a Vigor2600 router.

I *think* this is a pretty dumb question, but I have no hands-on
experience of BNC networking, as hubs were just becoming affordable
when I started a few years ago.

My girlfriend's father has a small company with a dozen or two
employees in a narrow building on 5 floors. He set up the office
network himself some years ago using BNC which, as I understand it,
effectively snakes through the building, underneath the floorboards &
so on with a T-connector for each PC. He gives his reason for wishing
to upgrade that he finds it hard to buy new PCs with BNC network
cards: I've pointed out that these are easy to obtain 2nd-hand, but
there are other valid reasons for wishing to add in 10base or
10base100 hubs to the network.


I think you mean 10BaseT or 100BaseTx there (that's Cat5/Cat5e with
RJ45).

My own inclination would be to rip all the cabling out & replace it
with CAT5 cable & cheap 10base100 network switches (perhaps one in
each room to reduce cabling runs), but the lease runs out on the
building in a couple of years, and it's an old building too, so he
wants to disturb the current cabling as little as possible. He's
perfectly happy with 10mBit, and I can see that that there's no point
in fixing something that's largely not broken.

So I've had a think about this, and it seems to be what would be
perfect for him is one or two network hubs, each with a few RJ45
ports, and TWO BNC connectors, so that they could just go inline with
the current BNC network and allow CAT5 expansion. Does such a beast
exist, currently on the market..?


Probably not, but you don't need it - a 10BaseT hub with a single BNC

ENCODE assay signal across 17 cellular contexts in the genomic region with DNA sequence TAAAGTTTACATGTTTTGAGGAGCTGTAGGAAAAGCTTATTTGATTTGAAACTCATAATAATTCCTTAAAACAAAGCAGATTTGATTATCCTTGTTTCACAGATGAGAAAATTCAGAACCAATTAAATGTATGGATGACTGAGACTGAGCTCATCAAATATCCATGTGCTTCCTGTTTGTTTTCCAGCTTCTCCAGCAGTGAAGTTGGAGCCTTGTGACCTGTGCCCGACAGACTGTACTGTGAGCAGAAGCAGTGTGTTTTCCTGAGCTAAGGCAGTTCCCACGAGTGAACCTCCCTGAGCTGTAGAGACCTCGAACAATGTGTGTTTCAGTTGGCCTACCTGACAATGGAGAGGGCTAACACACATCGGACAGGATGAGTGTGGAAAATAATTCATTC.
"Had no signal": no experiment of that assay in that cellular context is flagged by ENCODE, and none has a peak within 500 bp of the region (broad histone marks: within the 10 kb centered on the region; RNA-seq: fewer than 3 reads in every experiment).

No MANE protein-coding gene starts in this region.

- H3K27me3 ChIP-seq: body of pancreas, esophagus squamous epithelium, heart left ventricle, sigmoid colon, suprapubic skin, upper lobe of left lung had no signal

port can be connected to the existing network just like the PCs that are
in it already. Alternatively you could fit a 10/100baseT card to one of
the existing PCs and use it to bridge to a standard RJ45-only hub.

Alternatively, it seems to me that a pair of network hubs, each with 1
BNC port could be stacked and connected by cross-over RJ45. Again,
this pair could be placed anywhere in the middle of the BNC
network-snake. Can anyone confirm for me that this understanding is
correct..?


Sounds a bit mad to me :-)
  #4  
Old August 23rd 03, 12:11 AM posted to uk.comp.home-networking
Stroller
external usenet poster
 
Posts: 80
Default Migration of LAN - BNC - RJ45

Bernard Peek wrote in message ...
In message , Stroller
writes



So I've had a think about this, and it seems to be what would be
perfect for him is one or two network hubs, each with a few RJ45
ports, and TWO BNC connectors, so that they could just go inline with
the current BNC network and allow CAT5 expansion. Does such a beast
exist, currently on the market..?


You don't need two BNC connectors. You only need one and most old 10Mb
hubs had one. Just position the hub somewhere convenient, fit a T
connector to it. Break the existing snake somewhere and connect each
side of the snake to the T connector. Then all of the other ports on the
hub are part of the same segment. You may find a 10Mb switch somewhere,
probably a dumpster.


Perfect! This is EXACTLY the information I was looking for. My father
has 2 of these hubs in stock.

Thanks for your help,

Stroller.